It may make a translation that seems entirely adequate and serviceable for the average person, who is unaware of the intent and nuance of an original work. There are things lost due to the AI translation they would never be aware of. But that does not mean the translation is just as good, because it isn’t. It just means most people lack the basis to judge the translation as inferior, as they don’t have the specialist knowledge to detect that. They are losing something, but have no idea they are.

So even the best AI translation will always be inferior, because it lacks that intentionality and forethought into the deeper aspects of translation.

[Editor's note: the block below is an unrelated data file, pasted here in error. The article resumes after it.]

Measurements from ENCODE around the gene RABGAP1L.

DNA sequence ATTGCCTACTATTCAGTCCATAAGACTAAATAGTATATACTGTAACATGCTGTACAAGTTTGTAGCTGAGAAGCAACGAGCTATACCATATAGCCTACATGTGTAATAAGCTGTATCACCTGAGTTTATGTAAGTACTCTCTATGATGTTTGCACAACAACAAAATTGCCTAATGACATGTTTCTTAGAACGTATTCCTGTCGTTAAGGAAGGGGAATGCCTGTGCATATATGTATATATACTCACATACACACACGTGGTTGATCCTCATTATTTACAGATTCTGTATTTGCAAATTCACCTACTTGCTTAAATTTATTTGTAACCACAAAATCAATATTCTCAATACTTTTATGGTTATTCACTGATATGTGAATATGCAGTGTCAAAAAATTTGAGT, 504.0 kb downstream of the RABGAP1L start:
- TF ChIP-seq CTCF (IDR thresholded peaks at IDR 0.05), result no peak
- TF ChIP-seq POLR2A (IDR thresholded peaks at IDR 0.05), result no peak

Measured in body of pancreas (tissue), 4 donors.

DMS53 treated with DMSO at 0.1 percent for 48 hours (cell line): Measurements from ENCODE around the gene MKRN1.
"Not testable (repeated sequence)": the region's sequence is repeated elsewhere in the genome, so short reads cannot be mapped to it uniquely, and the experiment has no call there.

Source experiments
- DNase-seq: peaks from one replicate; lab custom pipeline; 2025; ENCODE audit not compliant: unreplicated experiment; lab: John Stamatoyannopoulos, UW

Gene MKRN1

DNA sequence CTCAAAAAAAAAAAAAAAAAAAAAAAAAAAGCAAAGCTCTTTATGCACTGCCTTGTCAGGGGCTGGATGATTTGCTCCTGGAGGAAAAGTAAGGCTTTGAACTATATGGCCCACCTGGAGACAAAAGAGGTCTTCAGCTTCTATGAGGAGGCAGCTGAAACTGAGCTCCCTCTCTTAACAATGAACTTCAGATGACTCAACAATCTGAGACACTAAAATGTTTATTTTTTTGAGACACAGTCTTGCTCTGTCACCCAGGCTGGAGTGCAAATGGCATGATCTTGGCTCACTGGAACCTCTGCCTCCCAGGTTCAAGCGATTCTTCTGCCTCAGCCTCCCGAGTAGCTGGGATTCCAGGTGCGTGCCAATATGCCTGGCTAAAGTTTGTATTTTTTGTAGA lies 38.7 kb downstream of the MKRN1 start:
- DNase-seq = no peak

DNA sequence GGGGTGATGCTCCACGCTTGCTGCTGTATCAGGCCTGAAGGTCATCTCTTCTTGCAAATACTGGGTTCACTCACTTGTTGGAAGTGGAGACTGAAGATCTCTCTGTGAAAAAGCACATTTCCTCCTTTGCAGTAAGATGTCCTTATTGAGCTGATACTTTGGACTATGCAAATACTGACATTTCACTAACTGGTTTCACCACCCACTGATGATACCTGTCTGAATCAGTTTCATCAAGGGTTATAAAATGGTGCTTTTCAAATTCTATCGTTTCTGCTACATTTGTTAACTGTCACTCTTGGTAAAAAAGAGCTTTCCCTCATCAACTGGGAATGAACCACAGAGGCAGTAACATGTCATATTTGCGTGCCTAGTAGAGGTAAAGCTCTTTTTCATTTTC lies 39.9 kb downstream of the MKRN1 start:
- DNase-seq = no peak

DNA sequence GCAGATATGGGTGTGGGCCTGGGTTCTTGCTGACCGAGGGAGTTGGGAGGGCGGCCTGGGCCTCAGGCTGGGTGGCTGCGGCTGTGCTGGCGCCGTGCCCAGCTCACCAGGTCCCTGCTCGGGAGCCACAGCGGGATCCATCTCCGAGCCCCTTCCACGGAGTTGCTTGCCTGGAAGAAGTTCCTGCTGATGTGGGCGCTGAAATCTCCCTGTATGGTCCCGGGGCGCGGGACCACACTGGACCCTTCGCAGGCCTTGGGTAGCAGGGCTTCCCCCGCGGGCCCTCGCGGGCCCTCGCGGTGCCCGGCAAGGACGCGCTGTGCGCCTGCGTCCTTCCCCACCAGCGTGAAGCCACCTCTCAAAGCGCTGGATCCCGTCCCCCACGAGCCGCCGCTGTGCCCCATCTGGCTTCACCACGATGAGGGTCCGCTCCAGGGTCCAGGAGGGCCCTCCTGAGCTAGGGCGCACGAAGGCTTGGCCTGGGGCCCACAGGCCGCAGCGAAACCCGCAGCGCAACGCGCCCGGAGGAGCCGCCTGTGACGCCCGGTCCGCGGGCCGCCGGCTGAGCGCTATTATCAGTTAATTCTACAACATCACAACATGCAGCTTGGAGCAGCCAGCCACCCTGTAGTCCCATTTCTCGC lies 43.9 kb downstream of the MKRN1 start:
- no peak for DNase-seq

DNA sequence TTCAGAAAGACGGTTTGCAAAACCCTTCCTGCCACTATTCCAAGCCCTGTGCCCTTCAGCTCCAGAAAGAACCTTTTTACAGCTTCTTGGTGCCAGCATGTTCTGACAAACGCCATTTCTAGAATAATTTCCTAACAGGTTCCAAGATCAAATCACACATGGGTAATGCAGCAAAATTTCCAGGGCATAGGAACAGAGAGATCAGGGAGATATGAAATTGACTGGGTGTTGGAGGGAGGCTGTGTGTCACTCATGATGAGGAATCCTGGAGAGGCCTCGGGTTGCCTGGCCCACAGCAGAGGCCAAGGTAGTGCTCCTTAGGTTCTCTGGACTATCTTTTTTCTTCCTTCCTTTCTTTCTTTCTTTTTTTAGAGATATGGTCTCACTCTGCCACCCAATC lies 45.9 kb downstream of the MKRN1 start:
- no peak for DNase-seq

Thanks for that, a delightful application of what I described. Unfortunately I don’t have my copy of Gaiwan so couldn’t transcribe the translation notes directly, but your post perfectly encapsulates what I was expressing.

Rebecca Kuang’s novel Babel is exactly about this tension between translation and authorship. She locates (literal) magic in the shades of nuance between even single words with direct translations into other languages.

https://pluralistic.net/2024/05/15/they-trust-me-dumb-fucks/#ai-search

Google bills this as “let Google do the googling for you.” Rather than searching the web yourself, you’ll delegate this task to Google. Hidden in this pitch is a tacit admission that Google is no longer a convenient or reliable way to retrieve information, drowning as it is in AI-generated spam, poorly labeled ads, and SEO garbage:

AI-powered search promises to fix this, not by making Google search results better, but by having a bot sort through the search results and discard the nonsense that Google will continue to serve up, and summarize the high quality results.